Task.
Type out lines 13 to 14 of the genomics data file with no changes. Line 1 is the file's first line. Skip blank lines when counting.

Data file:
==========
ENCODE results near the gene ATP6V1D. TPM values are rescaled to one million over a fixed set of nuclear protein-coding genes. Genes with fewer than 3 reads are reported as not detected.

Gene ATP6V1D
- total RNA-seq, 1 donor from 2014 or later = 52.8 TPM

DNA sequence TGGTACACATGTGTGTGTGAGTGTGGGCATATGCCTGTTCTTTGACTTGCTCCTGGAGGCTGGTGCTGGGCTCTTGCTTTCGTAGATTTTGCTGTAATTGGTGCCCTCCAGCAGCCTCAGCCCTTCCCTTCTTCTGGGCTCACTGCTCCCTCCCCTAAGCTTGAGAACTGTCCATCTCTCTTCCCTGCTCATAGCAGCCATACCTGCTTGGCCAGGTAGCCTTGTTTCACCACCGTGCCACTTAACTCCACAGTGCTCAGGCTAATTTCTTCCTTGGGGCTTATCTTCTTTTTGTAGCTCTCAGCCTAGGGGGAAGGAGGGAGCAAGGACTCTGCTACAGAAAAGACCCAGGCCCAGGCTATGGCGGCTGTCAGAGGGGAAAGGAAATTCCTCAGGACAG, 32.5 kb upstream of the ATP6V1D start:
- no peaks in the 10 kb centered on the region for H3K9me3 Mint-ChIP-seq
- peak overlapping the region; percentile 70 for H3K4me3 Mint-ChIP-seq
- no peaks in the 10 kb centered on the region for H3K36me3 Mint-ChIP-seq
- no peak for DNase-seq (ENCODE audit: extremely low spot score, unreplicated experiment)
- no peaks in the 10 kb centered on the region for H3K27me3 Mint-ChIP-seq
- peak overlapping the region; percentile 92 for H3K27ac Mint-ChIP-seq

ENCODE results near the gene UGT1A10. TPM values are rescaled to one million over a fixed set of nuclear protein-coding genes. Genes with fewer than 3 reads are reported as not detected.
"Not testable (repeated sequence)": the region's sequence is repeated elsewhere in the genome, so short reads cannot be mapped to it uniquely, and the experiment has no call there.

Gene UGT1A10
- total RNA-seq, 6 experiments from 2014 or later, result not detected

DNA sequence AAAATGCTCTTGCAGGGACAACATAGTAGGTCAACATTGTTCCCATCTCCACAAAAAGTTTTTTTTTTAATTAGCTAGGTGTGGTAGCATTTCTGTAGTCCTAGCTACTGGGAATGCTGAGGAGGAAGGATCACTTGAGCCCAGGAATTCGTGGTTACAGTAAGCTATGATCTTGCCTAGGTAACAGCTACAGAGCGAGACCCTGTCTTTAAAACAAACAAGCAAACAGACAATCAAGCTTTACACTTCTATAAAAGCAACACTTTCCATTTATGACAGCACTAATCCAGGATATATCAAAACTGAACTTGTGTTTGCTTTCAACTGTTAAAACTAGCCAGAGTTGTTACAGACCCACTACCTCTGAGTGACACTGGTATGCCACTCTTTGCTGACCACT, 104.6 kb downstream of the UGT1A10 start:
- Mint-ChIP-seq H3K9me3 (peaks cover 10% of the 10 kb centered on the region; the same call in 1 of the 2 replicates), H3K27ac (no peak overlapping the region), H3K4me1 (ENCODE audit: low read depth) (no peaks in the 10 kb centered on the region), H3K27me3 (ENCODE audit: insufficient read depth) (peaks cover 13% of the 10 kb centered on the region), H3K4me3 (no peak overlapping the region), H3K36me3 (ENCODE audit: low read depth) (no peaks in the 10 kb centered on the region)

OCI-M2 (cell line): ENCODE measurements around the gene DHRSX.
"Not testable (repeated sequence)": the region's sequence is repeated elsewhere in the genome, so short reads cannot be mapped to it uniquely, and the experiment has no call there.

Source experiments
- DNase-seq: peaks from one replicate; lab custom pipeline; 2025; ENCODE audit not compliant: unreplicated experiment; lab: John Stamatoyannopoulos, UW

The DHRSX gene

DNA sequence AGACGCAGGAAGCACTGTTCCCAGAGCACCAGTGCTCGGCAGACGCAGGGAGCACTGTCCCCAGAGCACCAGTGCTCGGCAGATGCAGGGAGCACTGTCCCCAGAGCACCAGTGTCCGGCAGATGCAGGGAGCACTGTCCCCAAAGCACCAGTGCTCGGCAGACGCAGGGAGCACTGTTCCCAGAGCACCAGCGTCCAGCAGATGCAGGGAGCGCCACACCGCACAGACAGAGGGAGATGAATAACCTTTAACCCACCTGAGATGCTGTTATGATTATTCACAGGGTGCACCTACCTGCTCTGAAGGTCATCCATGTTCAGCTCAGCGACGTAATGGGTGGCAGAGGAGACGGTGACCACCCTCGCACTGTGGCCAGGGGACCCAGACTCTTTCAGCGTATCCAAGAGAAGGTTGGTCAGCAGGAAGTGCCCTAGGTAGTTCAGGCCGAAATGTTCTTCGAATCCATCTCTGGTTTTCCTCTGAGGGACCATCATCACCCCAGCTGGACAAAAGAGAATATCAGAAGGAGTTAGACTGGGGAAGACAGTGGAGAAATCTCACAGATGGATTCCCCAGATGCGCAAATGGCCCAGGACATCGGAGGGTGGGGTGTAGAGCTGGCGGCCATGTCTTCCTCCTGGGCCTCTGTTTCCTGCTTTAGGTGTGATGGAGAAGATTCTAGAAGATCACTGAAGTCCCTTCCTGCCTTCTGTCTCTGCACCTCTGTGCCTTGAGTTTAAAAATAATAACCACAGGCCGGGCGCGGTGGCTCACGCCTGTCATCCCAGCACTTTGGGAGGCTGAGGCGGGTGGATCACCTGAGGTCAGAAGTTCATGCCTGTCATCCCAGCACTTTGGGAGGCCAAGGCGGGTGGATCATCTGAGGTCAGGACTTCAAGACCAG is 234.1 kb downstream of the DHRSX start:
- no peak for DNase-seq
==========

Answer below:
Gene UGT1A10
- total RNA-seq, 6 experiments from 2014 or later, result not detected